Kik Interactive, Inc. recently became the first company in Canada (as well as one of the first messaging companies) to deploy Microsoft’s PhotoDNA cloud service to help keep its users safe and limit the spread of exploitative images that are circulated online.
The PhotoDNA software doesn’t look at images or scan photos; it instead incorporates sophisticated numerical hash matching technology to identify known illegal photos even if they have been altered. While Kik does manually review some images, with more than 200 million users globally, automation is a must.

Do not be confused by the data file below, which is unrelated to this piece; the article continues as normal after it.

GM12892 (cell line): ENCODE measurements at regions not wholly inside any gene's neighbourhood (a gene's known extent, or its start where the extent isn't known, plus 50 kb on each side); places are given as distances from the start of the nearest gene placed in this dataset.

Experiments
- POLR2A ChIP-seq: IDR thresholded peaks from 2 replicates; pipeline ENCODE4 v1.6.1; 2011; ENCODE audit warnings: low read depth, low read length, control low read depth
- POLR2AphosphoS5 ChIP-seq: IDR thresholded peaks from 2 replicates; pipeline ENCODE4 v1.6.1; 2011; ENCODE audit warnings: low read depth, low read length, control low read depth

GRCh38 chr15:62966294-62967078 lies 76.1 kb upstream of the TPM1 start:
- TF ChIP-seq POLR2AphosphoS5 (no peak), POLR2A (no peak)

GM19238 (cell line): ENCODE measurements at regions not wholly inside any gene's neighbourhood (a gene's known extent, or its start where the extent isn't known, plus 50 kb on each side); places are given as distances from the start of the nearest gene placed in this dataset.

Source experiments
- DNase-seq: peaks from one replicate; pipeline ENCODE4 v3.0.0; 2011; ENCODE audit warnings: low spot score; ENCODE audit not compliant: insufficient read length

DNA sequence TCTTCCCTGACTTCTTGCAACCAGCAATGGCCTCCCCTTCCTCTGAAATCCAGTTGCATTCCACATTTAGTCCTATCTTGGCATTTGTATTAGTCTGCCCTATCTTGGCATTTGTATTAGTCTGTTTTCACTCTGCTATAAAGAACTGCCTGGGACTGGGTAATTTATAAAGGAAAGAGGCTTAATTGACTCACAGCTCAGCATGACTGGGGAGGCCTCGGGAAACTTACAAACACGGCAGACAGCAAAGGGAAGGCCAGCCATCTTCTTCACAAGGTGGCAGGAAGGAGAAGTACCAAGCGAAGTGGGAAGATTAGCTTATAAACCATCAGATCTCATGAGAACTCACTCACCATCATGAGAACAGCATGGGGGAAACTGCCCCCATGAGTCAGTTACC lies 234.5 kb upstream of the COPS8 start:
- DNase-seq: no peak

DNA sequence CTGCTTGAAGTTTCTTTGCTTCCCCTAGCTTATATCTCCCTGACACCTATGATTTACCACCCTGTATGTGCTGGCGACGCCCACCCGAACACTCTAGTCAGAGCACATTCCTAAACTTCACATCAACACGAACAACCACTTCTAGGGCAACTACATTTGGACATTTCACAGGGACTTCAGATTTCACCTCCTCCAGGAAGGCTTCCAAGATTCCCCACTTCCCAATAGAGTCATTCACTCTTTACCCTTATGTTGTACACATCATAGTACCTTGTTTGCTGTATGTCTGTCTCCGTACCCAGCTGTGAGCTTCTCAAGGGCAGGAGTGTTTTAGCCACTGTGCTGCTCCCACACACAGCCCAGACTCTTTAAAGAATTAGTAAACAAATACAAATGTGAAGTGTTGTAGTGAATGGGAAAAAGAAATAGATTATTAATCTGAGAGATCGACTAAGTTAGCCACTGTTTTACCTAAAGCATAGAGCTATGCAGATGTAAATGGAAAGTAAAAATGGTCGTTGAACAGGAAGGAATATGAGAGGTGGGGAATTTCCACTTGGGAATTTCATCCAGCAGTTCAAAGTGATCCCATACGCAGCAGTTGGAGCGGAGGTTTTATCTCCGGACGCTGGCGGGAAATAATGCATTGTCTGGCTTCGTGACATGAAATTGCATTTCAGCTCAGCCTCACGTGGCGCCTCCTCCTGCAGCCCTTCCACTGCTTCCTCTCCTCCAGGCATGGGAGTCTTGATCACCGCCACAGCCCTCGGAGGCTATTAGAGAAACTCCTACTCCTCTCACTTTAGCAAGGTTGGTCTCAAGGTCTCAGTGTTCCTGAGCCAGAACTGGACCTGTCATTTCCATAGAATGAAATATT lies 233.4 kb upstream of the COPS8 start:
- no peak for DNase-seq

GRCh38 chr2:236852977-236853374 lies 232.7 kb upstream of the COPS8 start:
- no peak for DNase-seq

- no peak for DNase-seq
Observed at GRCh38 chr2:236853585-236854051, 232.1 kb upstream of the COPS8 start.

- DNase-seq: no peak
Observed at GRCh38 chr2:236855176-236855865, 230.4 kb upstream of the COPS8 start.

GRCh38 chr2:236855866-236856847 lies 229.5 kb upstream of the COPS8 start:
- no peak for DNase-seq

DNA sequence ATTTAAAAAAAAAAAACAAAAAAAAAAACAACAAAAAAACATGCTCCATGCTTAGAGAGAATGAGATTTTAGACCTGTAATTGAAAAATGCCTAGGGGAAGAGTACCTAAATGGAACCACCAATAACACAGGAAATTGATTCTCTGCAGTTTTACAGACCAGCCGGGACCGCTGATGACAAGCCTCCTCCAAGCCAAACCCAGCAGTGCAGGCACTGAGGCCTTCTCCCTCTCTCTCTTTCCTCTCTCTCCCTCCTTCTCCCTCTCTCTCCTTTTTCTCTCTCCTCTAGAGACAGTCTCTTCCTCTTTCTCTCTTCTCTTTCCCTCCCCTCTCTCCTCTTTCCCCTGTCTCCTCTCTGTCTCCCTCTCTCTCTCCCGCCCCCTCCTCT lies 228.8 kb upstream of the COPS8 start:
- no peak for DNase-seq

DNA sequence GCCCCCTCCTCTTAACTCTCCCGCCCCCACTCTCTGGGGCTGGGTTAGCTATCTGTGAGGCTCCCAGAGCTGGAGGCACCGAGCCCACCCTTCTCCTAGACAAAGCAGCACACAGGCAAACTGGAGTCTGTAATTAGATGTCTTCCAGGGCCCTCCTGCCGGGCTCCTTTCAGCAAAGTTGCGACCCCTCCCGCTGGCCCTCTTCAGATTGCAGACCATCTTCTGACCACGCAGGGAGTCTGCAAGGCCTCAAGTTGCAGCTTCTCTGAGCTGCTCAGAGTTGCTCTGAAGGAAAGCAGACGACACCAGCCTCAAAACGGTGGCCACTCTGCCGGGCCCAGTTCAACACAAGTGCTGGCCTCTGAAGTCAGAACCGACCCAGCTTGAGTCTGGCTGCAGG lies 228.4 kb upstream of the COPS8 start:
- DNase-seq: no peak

Kik uses PhotoDNA to “detect exploitive profile photos as they’re being uploaded, so the company can immediately remove them, report them to law enforcement and remove the user’s account” according to Microsoft.
“[PhotoDNA has] been a huge plus … in helping keep our users safe”
“It is allowing us to identify and remove illegal content, so it’s been a huge plus from our perspective in helping keep our users safe,” says Heather Galt, Kik’s head of privacy.
The use of Microsoft PhotoDNA is seamless, causing no delays and “no negative impact whatsoever” when you share content with other users. The PhotoDNA software is also used to protect businesses.